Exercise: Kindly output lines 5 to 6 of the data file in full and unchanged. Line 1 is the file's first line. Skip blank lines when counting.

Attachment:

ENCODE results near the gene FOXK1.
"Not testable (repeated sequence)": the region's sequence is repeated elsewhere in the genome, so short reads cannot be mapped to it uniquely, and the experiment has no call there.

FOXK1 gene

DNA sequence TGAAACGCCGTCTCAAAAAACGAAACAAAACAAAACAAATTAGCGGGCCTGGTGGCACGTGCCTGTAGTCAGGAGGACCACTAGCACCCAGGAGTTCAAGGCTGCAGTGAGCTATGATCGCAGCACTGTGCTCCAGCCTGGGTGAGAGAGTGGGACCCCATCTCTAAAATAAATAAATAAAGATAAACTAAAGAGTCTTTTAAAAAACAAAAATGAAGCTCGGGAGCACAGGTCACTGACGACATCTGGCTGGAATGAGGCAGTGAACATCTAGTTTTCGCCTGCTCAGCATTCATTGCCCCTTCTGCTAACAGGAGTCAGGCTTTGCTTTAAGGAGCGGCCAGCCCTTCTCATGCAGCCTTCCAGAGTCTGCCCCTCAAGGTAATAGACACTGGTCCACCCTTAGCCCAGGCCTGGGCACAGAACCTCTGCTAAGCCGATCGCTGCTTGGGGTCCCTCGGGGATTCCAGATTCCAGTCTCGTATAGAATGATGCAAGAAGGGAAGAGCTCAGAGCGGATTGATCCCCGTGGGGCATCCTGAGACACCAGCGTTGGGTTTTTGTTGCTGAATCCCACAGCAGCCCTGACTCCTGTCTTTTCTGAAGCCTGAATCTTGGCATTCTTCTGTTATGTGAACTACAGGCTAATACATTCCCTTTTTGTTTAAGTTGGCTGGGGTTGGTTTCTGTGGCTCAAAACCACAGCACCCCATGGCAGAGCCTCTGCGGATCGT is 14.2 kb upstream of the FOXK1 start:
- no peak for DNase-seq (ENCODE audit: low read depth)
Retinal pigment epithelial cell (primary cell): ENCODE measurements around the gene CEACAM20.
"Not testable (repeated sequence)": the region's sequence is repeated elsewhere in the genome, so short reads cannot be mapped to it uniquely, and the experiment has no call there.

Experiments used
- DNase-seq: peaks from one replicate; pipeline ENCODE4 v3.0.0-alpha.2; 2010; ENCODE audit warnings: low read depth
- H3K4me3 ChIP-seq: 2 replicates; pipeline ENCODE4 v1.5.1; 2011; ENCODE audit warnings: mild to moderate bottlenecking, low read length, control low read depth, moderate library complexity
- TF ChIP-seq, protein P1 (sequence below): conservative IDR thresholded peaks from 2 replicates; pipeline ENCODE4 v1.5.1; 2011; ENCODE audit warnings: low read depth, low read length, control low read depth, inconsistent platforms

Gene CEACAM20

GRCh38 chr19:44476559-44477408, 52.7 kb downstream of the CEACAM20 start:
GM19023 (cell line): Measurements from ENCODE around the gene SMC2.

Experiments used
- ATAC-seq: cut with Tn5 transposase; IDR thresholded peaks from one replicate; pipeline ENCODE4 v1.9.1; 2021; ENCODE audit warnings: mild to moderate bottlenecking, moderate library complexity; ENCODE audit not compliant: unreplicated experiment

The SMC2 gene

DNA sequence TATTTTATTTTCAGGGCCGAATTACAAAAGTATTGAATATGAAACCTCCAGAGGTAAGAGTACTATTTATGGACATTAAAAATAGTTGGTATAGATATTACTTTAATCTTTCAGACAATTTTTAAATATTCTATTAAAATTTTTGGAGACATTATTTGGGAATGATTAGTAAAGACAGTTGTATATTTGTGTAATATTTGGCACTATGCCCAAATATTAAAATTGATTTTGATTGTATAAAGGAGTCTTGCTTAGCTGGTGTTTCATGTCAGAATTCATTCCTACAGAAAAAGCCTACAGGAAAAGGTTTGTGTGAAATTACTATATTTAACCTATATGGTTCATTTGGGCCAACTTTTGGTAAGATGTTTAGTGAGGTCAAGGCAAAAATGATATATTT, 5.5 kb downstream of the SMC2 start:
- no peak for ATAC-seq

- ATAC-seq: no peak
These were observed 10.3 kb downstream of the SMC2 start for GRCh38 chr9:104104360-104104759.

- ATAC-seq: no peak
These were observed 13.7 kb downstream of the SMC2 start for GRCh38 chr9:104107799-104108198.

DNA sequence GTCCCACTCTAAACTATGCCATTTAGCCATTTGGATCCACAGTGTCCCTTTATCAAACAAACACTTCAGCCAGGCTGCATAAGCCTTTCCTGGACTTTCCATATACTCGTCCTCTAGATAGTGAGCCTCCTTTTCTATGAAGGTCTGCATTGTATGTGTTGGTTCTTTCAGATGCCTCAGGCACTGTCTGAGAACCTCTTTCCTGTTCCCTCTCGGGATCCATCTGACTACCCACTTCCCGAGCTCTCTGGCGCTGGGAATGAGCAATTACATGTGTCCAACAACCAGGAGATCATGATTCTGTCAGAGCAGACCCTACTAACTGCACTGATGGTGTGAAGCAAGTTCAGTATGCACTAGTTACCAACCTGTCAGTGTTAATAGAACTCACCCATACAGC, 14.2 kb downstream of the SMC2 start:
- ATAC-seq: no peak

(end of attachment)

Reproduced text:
- no peak for DNase-seq (ENCODE audit: low read depth)
Retinal pigment epithelial cell (primary cell): ENCODE measurements around the gene CEACAM20.